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"Political Economy, you think, is an enquiry into the nature and causes of wealth -- I think it should rather be called an enquiry into the laws which determine the division of produce of industry amongst the classes that concur in its formation. No law can be laid down respecting quantity, but a tolerably correct one can be laid down respecting proportions. Every day I am more satisfied that the former enquiry is vain and delusive, and the latter the only true object of the science."
(David Ricardo, "Letter to T.R. Malthus, October 9, 1820", in Collected Works, Vol. VIII: p.278-9).
"It is the purpose of this work to show that the distribution of income to society is controlled by a natural law, and that this law, if it worked without friction, would give to every agent of production the amount of wealth which that agent creates."
(John Bates Clark, Distribution of Wealth, 1899: p.v)
"Please forget or disregard what John Bates Clark wrote about marginal productivity, and do not blame modern theorists for what our predecessors may have "intended". The intention of marginal productivity theories in modern theory is not the explanation of factor prices."
(Fritz Machlup, "Reply to Professor Takata", Osaka Economic Papers, 1955)
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Contents
(A) Factor Payments and the Concept of Rent
(B) The Marginal Productivity Theory of Distribution
(i) The Product Exhaustion
Theorem
(ii) Early Debates on
Marginal Productivity
(C) Substitution and Distribution
(A) Factor Payments and the Concept of Rent
The first thing to remember is this: in Neoclassical theory, factor prices and quantities employed are determined simultaneously by the supply and demand for factors. Period. If any of the ensuing discussion seems confusing, one can regain one's bearing by reminding one's self of this. This is the thread out of the labyrinth which follows.
The second thing to remember is this: in all that follows, there are no produced factors of production, i.e. there is no capital. More precisely, for the rest of this discussion, the word "capital" is used in the same sense as "land", i.e. capital is assumed to be an endowed factor of production (which effectively contradicts the definition of capital! -- but more on that later).. For an analysis of the theory of distribution with capital properly speaking, turn to our discussion of capital theory.
The reason for these initial warning is that the Neoclassical theory of distribution -- what has become known as the "Marginal Productivity Theory of Distribution -- has been a subject of much debate and confusion since it was formulated in the 1890s. We shall survey this debate here.
Before proceeding, we ought to be clear about a few terms. By "distribution" we mean the relative income received by the owners of factors of production. If L units of labor are employed in the economy, each unit being paid a wage w, then the income of laborers (the owners of labor) is wL. If K units of (fixed, endowed) capital are employed and paid a return r, then the income of capitalists (the owners of capital) is rK. If we denote by Y the economy-wide level of output, then the income share of labor can be expressed as wL/Y and the income share of capital is rK/Y. Consequently, the relative income shares of the capital and labor can be expressed as a ratio wL/rK.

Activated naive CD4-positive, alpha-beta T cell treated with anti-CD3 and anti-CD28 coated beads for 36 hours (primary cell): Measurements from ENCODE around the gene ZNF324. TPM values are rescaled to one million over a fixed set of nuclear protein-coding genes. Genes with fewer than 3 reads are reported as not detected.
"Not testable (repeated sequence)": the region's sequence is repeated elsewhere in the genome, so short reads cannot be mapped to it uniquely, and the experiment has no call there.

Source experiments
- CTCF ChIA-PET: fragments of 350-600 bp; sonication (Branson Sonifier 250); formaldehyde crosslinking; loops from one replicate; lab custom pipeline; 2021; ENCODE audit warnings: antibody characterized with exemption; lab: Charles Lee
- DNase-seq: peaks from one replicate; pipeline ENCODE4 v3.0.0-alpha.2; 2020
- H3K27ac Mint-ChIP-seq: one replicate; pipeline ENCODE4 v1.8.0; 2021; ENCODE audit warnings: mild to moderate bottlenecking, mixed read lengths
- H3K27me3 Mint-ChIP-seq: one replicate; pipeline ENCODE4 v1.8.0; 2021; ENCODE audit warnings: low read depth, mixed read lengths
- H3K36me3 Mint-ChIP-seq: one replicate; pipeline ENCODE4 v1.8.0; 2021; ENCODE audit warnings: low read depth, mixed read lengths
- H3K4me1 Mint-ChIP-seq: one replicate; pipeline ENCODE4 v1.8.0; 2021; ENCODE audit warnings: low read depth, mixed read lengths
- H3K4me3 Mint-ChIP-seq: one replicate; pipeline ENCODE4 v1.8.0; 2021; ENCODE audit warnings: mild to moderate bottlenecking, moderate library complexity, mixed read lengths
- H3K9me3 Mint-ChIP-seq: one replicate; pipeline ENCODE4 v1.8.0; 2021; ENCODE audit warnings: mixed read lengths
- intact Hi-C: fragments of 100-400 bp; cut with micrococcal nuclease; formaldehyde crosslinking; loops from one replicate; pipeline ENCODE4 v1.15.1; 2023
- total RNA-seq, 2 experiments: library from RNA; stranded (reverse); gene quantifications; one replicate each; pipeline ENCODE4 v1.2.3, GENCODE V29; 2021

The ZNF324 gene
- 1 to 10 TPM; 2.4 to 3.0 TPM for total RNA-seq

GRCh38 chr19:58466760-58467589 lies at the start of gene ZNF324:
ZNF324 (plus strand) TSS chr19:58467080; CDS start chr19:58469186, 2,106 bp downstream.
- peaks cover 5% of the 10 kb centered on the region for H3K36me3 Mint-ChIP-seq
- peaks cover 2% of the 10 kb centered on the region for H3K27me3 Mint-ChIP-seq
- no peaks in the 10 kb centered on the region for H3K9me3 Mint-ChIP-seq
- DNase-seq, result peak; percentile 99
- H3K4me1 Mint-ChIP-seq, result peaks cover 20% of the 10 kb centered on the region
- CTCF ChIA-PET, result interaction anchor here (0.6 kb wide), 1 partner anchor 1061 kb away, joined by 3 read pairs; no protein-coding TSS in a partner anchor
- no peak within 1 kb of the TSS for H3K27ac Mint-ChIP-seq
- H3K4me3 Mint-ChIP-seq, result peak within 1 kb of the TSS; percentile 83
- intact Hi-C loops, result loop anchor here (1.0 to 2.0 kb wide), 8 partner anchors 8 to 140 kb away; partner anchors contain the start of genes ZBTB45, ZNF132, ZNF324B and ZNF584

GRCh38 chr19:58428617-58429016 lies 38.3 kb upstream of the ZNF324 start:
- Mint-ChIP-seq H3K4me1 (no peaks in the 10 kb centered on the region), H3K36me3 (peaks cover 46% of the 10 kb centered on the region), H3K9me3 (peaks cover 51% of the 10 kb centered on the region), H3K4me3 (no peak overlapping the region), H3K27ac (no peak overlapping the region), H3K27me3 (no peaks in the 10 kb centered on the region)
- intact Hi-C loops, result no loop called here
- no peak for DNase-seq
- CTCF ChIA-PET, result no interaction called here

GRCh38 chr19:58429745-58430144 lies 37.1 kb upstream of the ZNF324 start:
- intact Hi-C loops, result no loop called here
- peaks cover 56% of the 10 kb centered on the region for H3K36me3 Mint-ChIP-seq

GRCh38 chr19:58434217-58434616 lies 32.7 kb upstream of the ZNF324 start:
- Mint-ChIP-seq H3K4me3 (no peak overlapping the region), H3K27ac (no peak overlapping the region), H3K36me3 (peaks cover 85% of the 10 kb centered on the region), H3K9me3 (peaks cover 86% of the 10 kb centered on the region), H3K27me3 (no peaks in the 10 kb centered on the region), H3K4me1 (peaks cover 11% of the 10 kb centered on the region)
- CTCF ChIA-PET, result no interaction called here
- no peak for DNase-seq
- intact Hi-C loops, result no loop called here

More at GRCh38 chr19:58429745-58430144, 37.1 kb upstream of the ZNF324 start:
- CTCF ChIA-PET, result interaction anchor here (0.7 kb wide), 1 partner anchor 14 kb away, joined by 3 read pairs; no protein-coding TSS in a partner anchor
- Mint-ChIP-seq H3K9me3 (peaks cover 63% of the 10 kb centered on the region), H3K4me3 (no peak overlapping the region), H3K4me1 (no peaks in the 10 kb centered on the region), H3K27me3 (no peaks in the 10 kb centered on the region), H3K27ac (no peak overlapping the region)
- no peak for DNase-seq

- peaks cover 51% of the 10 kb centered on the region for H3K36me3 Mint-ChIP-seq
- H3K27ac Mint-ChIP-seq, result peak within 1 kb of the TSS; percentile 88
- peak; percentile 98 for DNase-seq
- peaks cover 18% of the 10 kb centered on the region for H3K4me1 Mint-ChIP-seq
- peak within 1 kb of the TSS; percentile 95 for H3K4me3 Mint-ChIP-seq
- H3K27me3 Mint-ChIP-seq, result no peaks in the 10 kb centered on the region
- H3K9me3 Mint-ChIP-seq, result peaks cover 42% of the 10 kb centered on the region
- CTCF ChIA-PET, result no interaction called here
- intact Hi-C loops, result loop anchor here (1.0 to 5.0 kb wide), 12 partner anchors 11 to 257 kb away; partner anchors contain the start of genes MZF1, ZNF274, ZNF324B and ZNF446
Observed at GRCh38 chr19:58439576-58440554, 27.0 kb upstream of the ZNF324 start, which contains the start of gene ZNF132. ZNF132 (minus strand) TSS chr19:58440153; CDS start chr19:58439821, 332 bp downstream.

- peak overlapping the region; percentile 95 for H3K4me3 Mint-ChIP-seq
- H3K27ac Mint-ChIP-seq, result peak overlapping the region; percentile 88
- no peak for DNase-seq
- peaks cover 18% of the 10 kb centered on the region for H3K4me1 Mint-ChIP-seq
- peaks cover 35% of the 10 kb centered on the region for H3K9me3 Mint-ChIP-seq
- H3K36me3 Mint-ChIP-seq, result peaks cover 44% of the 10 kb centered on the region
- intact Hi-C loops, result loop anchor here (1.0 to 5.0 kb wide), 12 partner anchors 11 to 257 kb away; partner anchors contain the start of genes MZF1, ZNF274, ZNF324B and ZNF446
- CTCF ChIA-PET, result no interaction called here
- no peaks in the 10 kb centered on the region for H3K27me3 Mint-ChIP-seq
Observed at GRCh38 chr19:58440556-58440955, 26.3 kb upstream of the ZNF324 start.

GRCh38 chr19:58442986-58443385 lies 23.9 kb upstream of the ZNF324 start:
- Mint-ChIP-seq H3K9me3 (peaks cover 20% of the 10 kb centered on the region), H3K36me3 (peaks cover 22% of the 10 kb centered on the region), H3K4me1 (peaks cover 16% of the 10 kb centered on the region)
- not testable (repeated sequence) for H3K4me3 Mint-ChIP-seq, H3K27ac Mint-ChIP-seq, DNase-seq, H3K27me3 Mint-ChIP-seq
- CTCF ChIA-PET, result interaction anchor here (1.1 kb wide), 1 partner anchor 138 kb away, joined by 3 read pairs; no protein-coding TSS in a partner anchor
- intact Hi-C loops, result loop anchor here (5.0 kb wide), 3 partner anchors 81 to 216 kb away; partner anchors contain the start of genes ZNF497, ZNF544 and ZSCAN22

The distribution of income is about how total output in the economy Y, is divided up among people. Edgeworth called it "the species of exchange by which produce is divided between the parties who have contributed to its production " (Edgeworth, 1904). The laborers get wL, the capitalists get rK and, possibly, there might be some residual amount. This residual amount, the amount of income/output produced which is not paid back to the owners of capital and labor for factor services, is R = Y - rK - wL. The residual is usually paid out to a the class of people known as entrepreneurs.
It is important not to confuse this "residual" with the "surplus". The "surplus" is defined as the amount of output that is not paid out to factors in reward for "factor services." So, if we define r and w as the rate of return and wage in "reward" for factor services, the surplus is defined as S = Y - rK - wL. This seems mathematically similar to the entrepreneurial residual, but it is, in fact, quite different. Explicit in the definition of the surplus is the assumption that r and w are what is called "economic earnings" alone. In contrast, the r and w in the definition of the entrepreneurial residual include both economic earnings and "rental earnings". So, if we define r_{e} and w_{e} as the economic earnings of capital and labor and r_{r} and w_{r} as their "rental" earnings, then the surplus is:
S = r_{e}K + w_{e}L
while the entrepreneurial residual is:
R = (r_{e}+r_{r})K + (w_{e} + w_{r})L
So, implicitly, while the residual accrues to the entrepreneur alone, the "surplus" includes amounts that accrue to labor and capital in the form of rental earnings.